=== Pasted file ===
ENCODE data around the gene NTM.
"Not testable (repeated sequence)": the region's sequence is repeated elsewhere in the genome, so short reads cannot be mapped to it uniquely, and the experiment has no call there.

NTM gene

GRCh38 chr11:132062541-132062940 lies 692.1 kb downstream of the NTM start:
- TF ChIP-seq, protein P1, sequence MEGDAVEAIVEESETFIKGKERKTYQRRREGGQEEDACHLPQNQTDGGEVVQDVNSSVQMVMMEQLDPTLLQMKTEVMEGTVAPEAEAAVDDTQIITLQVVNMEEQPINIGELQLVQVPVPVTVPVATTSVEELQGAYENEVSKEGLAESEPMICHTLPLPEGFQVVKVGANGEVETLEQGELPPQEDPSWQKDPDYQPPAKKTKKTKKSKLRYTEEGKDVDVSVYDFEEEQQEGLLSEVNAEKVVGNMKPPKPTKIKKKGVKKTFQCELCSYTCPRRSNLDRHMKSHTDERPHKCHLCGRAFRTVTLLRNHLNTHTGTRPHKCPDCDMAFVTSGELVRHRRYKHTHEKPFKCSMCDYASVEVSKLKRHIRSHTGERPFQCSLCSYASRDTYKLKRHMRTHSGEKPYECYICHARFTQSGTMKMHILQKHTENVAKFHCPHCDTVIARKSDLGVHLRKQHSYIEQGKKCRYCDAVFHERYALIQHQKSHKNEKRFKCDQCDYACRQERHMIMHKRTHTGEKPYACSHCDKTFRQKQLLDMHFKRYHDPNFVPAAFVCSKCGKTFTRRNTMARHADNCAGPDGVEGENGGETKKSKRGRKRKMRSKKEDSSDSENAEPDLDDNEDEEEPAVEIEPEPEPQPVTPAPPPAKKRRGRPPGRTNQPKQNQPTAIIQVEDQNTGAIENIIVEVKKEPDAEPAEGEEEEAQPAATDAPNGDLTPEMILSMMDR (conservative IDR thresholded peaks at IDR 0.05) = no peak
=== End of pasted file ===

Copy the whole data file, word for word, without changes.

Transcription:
ENCODE data around the gene NTM.
"Not testable (repeated sequence)": the region's sequence is repeated elsewhere in the genome, so short reads cannot be mapped to it uniquely, and the experiment has no call there.

NTM gene

GRCh38 chr11:132062541-132062940 lies 692.1 kb downstream of the NTM start:
- TF ChIP-seq, protein P1, sequence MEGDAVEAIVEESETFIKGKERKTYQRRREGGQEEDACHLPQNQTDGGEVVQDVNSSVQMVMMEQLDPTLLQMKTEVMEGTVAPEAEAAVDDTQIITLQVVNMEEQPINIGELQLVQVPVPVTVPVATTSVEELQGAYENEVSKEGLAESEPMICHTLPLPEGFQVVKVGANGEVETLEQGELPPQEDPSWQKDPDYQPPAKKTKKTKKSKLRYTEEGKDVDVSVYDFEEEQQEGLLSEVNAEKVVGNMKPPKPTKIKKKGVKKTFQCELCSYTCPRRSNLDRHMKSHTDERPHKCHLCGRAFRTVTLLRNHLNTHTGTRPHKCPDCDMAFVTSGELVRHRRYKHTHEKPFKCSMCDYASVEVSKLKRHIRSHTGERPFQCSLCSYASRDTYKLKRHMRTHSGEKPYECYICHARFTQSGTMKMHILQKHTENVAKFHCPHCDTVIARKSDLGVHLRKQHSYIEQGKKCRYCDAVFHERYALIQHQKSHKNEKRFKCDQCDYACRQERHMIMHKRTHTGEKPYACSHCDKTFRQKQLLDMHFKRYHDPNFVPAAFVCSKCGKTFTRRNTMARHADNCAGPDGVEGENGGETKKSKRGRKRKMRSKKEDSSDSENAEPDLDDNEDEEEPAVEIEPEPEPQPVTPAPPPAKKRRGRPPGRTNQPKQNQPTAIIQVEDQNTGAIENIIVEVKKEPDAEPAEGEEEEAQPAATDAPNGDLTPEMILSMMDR (conservative IDR thresholded peaks at IDR 0.05) = no peak